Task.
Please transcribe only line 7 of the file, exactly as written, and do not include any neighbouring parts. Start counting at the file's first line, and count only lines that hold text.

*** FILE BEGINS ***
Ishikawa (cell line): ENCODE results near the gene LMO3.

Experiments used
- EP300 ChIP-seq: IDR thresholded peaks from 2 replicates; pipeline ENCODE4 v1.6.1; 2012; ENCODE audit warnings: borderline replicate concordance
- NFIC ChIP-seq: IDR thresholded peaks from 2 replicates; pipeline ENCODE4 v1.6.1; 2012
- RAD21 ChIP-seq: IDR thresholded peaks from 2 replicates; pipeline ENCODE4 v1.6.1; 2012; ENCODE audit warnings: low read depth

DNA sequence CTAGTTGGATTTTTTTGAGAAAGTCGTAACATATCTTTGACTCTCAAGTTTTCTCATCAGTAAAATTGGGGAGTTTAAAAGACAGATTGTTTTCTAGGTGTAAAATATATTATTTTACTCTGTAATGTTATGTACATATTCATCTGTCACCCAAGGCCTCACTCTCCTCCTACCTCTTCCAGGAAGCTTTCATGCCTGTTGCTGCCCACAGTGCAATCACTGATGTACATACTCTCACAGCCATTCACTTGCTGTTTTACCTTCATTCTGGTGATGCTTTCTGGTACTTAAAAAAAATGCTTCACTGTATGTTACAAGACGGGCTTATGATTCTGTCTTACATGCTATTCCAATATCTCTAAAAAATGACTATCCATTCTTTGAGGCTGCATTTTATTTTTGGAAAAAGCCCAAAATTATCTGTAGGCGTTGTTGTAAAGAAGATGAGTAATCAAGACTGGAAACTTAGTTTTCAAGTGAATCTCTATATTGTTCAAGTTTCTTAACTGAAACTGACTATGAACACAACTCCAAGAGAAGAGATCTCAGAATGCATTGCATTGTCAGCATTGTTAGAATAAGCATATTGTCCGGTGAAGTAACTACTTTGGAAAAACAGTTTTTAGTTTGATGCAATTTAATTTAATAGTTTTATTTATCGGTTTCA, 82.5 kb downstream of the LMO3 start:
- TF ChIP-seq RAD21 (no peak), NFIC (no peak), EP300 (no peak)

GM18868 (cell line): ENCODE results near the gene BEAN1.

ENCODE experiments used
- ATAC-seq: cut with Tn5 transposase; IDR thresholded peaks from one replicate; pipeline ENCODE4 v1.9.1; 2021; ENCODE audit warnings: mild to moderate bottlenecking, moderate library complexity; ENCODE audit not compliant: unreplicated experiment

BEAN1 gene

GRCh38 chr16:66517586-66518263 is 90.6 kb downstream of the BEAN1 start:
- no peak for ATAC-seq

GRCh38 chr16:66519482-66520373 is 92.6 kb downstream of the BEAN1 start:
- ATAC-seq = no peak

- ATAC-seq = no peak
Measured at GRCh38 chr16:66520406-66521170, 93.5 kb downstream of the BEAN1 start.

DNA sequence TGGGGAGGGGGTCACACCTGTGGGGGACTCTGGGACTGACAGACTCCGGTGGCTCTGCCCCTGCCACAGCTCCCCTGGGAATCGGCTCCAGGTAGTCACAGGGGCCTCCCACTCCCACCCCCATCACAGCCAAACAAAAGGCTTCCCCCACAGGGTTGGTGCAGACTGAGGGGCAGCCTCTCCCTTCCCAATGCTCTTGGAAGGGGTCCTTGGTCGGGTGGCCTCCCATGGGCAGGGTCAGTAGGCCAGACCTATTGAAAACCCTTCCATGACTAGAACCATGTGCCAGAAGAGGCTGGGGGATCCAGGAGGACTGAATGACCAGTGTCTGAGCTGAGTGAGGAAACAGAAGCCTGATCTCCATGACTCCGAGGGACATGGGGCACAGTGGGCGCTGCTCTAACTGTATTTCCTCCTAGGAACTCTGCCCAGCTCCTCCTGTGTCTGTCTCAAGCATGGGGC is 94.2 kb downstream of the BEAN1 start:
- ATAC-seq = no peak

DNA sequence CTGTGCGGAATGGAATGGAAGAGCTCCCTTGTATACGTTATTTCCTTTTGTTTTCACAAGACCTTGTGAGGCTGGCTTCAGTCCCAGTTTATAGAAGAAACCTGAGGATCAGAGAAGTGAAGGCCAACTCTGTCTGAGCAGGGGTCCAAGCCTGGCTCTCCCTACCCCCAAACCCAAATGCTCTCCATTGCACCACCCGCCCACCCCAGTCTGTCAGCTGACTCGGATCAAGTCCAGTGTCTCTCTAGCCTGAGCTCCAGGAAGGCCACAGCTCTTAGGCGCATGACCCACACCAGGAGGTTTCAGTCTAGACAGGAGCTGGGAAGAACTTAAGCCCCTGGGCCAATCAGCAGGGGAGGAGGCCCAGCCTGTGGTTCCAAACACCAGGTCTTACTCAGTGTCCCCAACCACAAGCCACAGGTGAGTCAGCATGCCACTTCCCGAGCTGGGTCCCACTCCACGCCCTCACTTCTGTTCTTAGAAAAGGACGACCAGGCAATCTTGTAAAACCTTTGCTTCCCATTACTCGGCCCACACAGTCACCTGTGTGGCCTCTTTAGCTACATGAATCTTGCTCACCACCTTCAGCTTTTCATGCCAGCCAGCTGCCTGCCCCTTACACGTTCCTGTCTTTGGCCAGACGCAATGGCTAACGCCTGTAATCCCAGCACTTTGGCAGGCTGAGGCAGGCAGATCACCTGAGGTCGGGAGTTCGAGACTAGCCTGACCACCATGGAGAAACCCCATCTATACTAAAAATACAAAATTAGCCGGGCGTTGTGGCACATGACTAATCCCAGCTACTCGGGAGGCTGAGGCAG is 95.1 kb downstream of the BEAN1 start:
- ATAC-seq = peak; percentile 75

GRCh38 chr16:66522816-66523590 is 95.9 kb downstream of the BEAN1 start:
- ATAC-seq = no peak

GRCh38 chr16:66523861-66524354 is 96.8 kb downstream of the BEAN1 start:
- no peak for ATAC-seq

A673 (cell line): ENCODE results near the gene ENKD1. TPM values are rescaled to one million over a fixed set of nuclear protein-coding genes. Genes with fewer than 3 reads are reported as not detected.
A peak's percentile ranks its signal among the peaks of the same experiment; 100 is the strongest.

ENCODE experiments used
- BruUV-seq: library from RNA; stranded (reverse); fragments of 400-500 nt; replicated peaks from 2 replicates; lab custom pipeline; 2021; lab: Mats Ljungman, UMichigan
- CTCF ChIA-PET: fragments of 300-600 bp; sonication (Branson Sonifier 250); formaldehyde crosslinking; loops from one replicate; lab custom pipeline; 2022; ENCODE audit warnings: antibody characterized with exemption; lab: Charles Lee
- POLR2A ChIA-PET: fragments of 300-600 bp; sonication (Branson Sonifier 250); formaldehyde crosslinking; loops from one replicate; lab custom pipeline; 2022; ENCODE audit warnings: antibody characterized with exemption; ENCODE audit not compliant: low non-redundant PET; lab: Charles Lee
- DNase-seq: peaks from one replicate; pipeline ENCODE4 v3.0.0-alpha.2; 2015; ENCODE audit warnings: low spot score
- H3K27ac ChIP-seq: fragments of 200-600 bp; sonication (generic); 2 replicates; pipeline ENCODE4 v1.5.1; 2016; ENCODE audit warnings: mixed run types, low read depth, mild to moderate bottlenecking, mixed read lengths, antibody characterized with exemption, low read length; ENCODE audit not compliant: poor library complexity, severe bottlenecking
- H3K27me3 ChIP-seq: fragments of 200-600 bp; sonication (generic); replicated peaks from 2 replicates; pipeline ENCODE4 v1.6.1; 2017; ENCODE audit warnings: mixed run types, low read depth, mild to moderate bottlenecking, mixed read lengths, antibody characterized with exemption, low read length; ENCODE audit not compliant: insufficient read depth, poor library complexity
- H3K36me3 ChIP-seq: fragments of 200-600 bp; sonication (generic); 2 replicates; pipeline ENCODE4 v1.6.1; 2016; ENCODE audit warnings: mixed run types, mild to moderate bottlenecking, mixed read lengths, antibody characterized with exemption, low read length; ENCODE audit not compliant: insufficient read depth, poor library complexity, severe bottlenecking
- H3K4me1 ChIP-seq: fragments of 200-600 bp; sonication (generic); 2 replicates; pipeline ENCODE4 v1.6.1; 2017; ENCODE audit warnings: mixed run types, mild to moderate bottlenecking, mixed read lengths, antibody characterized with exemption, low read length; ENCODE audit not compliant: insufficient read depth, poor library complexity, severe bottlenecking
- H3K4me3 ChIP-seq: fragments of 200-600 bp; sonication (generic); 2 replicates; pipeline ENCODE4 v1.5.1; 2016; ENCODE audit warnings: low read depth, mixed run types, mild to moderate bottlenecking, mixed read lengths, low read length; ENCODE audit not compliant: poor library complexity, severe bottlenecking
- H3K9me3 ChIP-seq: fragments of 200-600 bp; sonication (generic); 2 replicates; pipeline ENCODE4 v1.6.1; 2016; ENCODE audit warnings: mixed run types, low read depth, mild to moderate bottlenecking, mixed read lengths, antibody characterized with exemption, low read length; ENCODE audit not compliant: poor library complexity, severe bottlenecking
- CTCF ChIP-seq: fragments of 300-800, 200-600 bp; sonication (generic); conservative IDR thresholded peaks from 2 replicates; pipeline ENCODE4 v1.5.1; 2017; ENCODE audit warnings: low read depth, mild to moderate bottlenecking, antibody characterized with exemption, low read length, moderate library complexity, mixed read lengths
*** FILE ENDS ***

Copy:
- TF ChIP-seq RAD21 (no peak), NFIC (no peak), EP300 (no peak)